Should Cabrera play?

The Detroit News has obtained a copy of the 911 call from the wife of Detroit Tigers star Miguel Cabrera, who allegedly beat up his wife after Saturday’s game against the Chicago White Sox.

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The newspaper says Cabrera was out partying Friday with his on-field opponents.

The Tigers, of course, will play the Twins on Tuesday in Minneapolis for the right to go to the playoffs. Should Cabrera play?

This blogger, a Tigers fan, thinks so:

“I don’t know what benching him accomplishes. It sends a message to the multimillion-dollar man that this sort of behavior is intolerable. But it penalizes every other person in the organization, and it penalizes every fan who ever plunked down a dollar to watch this team play. If you’re a Tigers fan, I ask you this: How does benching Miguel Cabrera for a must-win game make your life any better? I know that’s not necessarily what it’s about. And I know that personal and family responsibility is far more important than a baseball game. But at the same time, there is the whole innocent-until-proved-guilty thing here. And at this moment, we don’t know exactly what went on in the Cabrera home. And we might never.”

That point is echoed by Sports Illustrated columnist Ted Keith, who says benching him would be unfair to the other players:

Despite all the justifiable outrage that is coming Cabrera’s way, there isn’t much anyone can do at this point. The Tigers can’t suspend him because his bat is too important to their chances of winning on Tuesday night and finally securing the AL Central title, and as unfair as Cabrera’s actions may have been to his teammates, it would be almost as unfair to deprive the rest of the club from having their most dangerous offensive player in the middle of their lineup for such a critical game.

If Cabrera plays — and he probably will — it should be an “interesting” reception waiting for him at the Metrodome.

  • kennedy

    This is the same as the “too-big-to-fail” argument that justified bailing out banks.

    Just because an individual or institution’s fate affects others is no reason to give a pass on accountability. It is especially irrelevant in this case as it regards entertainment, except in Las Vegas where money may be at stake.

    As far as the legal matters go, “innocent until proven guilty” does give the league and the team a plausible reason to wait before penalizing. However, there is also a “behavior detrimental to the league” clause that would justify suspension.

    Other professional sports leagues have been trying to clean up their public image. Here is a chance for baseball to show how serious they are or aren’t.

  • Minn Whaler

    Back in school it was the habit of some teachers to punish the whole class if one member of the class did something wrong. But the Tigers get to play, just the guy who did something wrong is in question. And if he was suspected of murdering is wife, would he be playing? Sorry Tigers, I understand the argument, but it doesn’t hold much water with me.

  • Elizabeth T

    regardless of how/why … if he plays, nothing says anyone needs to be nice to him. (In no way am I suggesting he be treated differently as far as actually playing in the game)

    Give him the cold shoulder.

    Refuse to shake his hand at the end of the game.

    Refuse to speak to him.

    Don’t ask for his autograph.

    Catch his home run ball? Throw it back to the field.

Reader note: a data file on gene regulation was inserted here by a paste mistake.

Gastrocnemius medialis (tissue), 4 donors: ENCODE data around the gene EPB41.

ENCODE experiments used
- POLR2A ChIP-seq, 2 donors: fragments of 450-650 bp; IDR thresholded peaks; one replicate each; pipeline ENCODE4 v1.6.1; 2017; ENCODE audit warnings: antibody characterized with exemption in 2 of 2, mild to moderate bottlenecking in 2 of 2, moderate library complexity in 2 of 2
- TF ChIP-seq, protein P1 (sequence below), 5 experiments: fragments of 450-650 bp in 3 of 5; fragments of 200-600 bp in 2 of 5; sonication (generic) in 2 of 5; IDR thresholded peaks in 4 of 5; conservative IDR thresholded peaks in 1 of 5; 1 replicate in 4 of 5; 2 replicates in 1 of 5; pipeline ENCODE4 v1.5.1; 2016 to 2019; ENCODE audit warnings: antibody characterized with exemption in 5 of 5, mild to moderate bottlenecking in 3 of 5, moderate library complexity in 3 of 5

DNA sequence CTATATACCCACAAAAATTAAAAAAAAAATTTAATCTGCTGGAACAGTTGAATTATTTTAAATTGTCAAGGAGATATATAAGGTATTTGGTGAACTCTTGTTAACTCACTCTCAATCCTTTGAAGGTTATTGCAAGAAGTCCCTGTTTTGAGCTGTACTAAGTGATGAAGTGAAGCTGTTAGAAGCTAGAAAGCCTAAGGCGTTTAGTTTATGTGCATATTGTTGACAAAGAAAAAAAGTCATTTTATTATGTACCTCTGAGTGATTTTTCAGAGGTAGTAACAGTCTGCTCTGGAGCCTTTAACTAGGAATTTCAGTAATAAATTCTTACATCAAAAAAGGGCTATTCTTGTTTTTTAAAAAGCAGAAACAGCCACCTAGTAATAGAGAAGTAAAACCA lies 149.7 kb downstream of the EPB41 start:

There are plenty of ways to express one’s disapproval.

    “innocent until proven guilty” as an excuse? I would buy it if we, as a society, applied this consistently.

  • Sam

    Just for the record, Cabrera has been atrocious at the plate during this entire last week of games (.192/.300/.308, according to ESPN.) This is the bat the Tigers can’t afford to do without?

    I grew up a Phillies fan, and was completely disgusted when the team took no action against pitcher Brett Myers after he punched his wife outside a Boston nightclub. I’ve never stopped rooting for my favorite team to lose whenever Myers is on the mound (even during last year’s World Series,) and I’ll bet a lot of Tigers fans now feel the same about Cabrera.

  • Frank C.

    I like sports as an entertainment, and obviously participating in sports provides myriad rewards in terms of fitness, life lessons, etc. That has been written about elsewhere ad infinitum. But…

    The Detroit Free Press blogger asks the question:

    “How does benching Miguel Cabrera for a must-win game make your life any better?”

    I’m afraid this assertion is untenable. Why? Because ask a different question: If the Tigers win the World Series, will that make your life better? Sorry to say, but if you’re a fan, whether your team win, lose or draw, you’ll still have to go back to the office, factory, classroom, coal mine, etc, next day, none the better for it.

    If your team end up winning it all, you’ll just be exposed to that many more advertising messages and then go and fork out for championship memorabilia: hats, t-shirts, posters, banners, etc.

    Wait a minute … your team not winning the championship will actually save you money. That might indeed make your life better.

    I hereby retract my original argument. And if you’re a fan, I hope your team lose, thereby enabling you to enjoy your savings!

  • P Whittie

    Those arguments for having him play are silly. Maybe because I don’t like sports terribly much, but when a player acts reprehensibly it shouldn’t matter if it’s the beginning, middle, or end of the season. If they did something wrong, they need to take responsibility. If that means they lose a really important game and fans are sad then that’s the way it is.

  • Joanna

    “How does benching Miguel Cabrera for a must-win game make your life any better? I”

    It would make my life better to see, for once, that violence against women was considered more important that a game.